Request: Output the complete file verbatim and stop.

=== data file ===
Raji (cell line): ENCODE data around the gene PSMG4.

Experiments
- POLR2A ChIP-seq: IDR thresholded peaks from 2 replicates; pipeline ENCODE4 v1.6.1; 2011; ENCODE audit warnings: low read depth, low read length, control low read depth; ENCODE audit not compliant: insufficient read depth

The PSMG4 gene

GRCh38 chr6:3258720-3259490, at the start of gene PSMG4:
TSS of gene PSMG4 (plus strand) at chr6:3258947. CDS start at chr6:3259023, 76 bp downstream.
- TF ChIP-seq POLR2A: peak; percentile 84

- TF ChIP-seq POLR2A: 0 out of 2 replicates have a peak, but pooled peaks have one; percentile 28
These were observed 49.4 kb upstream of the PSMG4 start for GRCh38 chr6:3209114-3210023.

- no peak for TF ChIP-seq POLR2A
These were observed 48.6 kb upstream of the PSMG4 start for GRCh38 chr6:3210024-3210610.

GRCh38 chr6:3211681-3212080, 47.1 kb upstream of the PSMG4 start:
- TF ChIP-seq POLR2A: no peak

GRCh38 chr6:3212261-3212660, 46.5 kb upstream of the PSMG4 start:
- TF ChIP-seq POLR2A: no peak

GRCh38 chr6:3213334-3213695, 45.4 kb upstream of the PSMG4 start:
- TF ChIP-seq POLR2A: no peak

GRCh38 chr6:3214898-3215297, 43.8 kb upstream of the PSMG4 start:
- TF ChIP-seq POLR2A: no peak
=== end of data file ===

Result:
Raji (cell line): ENCODE data around the gene PSMG4.

Experiments
- POLR2A ChIP-seq: IDR thresholded peaks from 2 replicates; pipeline ENCODE4 v1.6.1; 2011; ENCODE audit warnings: low read depth, low read length, control low read depth; ENCODE audit not compliant: insufficient read depth

The PSMG4 gene

GRCh38 chr6:3258720-3259490, at the start of gene PSMG4:
TSS of gene PSMG4 (plus strand) at chr6:3258947. CDS start at chr6:3259023, 76 bp downstream.
- TF ChIP-seq POLR2A: peak; percentile 84

- TF ChIP-seq POLR2A: 0 out of 2 replicates have a peak, but pooled peaks have one; percentile 28
These were observed 49.4 kb upstream of the PSMG4 start for GRCh38 chr6:3209114-3210023.

- no peak for TF ChIP-seq POLR2A
These were observed 48.6 kb upstream of the PSMG4 start for GRCh38 chr6:3210024-3210610.

GRCh38 chr6:3211681-3212080, 47.1 kb upstream of the PSMG4 start:
- TF ChIP-seq POLR2A: no peak

GRCh38 chr6:3212261-3212660, 46.5 kb upstream of the PSMG4 start:
- TF ChIP-seq POLR2A: no peak

GRCh38 chr6:3213334-3213695, 45.4 kb upstream of the PSMG4 start:
- TF ChIP-seq POLR2A: no peak

GRCh38 chr6:3214898-3215297, 43.8 kb upstream of the PSMG4 start:
- TF ChIP-seq POLR2A: no peak